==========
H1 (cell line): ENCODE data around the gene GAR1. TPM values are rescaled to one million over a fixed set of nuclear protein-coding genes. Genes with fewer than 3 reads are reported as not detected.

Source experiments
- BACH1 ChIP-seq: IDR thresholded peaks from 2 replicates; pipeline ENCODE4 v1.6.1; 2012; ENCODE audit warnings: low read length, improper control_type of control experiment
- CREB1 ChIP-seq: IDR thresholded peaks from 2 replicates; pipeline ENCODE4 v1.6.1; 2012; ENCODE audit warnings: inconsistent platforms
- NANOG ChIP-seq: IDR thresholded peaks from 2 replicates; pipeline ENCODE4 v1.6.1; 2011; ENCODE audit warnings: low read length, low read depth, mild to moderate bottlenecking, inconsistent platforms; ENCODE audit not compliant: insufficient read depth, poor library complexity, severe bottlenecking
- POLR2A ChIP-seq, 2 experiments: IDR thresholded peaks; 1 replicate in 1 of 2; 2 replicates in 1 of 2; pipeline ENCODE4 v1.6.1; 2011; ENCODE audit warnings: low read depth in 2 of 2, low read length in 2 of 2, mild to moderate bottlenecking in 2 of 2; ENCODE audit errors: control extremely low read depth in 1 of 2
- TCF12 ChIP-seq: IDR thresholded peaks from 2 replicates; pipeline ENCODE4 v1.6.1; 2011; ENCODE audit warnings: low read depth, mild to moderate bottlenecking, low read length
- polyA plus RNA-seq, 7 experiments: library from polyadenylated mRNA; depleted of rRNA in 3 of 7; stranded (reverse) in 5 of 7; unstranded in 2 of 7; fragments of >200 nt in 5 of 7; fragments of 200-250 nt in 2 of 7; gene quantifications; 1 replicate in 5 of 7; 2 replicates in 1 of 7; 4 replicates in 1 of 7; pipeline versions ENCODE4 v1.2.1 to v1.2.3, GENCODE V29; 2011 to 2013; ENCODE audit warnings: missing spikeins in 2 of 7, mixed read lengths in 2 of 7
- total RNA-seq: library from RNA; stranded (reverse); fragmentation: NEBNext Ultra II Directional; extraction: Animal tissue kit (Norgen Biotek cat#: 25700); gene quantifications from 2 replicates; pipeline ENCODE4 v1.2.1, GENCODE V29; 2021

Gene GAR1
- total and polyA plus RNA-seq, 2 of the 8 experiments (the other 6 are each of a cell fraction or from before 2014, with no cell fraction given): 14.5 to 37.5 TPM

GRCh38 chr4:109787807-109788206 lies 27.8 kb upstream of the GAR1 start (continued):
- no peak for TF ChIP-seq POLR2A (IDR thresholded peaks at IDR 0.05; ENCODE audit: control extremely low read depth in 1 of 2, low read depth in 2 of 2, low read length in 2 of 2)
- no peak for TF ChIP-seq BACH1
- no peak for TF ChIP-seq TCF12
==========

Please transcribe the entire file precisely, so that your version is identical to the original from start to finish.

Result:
H1 (cell line): ENCODE data around the gene GAR1. TPM values are rescaled to one million over a fixed set of nuclear protein-coding genes. Genes with fewer than 3 reads are reported as not detected.

Source experiments
- BACH1 ChIP-seq: IDR thresholded peaks from 2 replicates; pipeline ENCODE4 v1.6.1; 2012; ENCODE audit warnings: low read length, improper control_type of control experiment
- CREB1 ChIP-seq: IDR thresholded peaks from 2 replicates; pipeline ENCODE4 v1.6.1; 2012; ENCODE audit warnings: inconsistent platforms
- NANOG ChIP-seq: IDR thresholded peaks from 2 replicates; pipeline ENCODE4 v1.6.1; 2011; ENCODE audit warnings: low read length, low read depth, mild to moderate bottlenecking, inconsistent platforms; ENCODE audit not compliant: insufficient read depth, poor library complexity, severe bottlenecking
- POLR2A ChIP-seq, 2 experiments: IDR thresholded peaks; 1 replicate in 1 of 2; 2 replicates in 1 of 2; pipeline ENCODE4 v1.6.1; 2011; ENCODE audit warnings: low read depth in 2 of 2, low read length in 2 of 2, mild to moderate bottlenecking in 2 of 2; ENCODE audit errors: control extremely low read depth in 1 of 2
- TCF12 ChIP-seq: IDR thresholded peaks from 2 replicates; pipeline ENCODE4 v1.6.1; 2011; ENCODE audit warnings: low read depth, mild to moderate bottlenecking, low read length
- polyA plus RNA-seq, 7 experiments: library from polyadenylated mRNA; depleted of rRNA in 3 of 7; stranded (reverse) in 5 of 7; unstranded in 2 of 7; fragments of >200 nt in 5 of 7; fragments of 200-250 nt in 2 of 7; gene quantifications; 1 replicate in 5 of 7; 2 replicates in 1 of 7; 4 replicates in 1 of 7; pipeline versions ENCODE4 v1.2.1 to v1.2.3, GENCODE V29; 2011 to 2013; ENCODE audit warnings: missing spikeins in 2 of 7, mixed read lengths in 2 of 7
- total RNA-seq: library from RNA; stranded (reverse); fragmentation: NEBNext Ultra II Directional; extraction: Animal tissue kit (Norgen Biotek cat#: 25700); gene quantifications from 2 replicates; pipeline ENCODE4 v1.2.1, GENCODE V29; 2021

Gene GAR1
- total and polyA plus RNA-seq, 2 of the 8 experiments (the other 6 are each of a cell fraction or from before 2014, with no cell fraction given): 14.5 to 37.5 TPM

GRCh38 chr4:109787807-109788206 lies 27.8 kb upstream of the GAR1 start (continued):
- no peak for TF ChIP-seq POLR2A (IDR thresholded peaks at IDR 0.05; ENCODE audit: control extremely low read depth in 1 of 2, low read depth in 2 of 2, low read length in 2 of 2)
- no peak for TF ChIP-seq BACH1
- no peak for TF ChIP-seq TCF12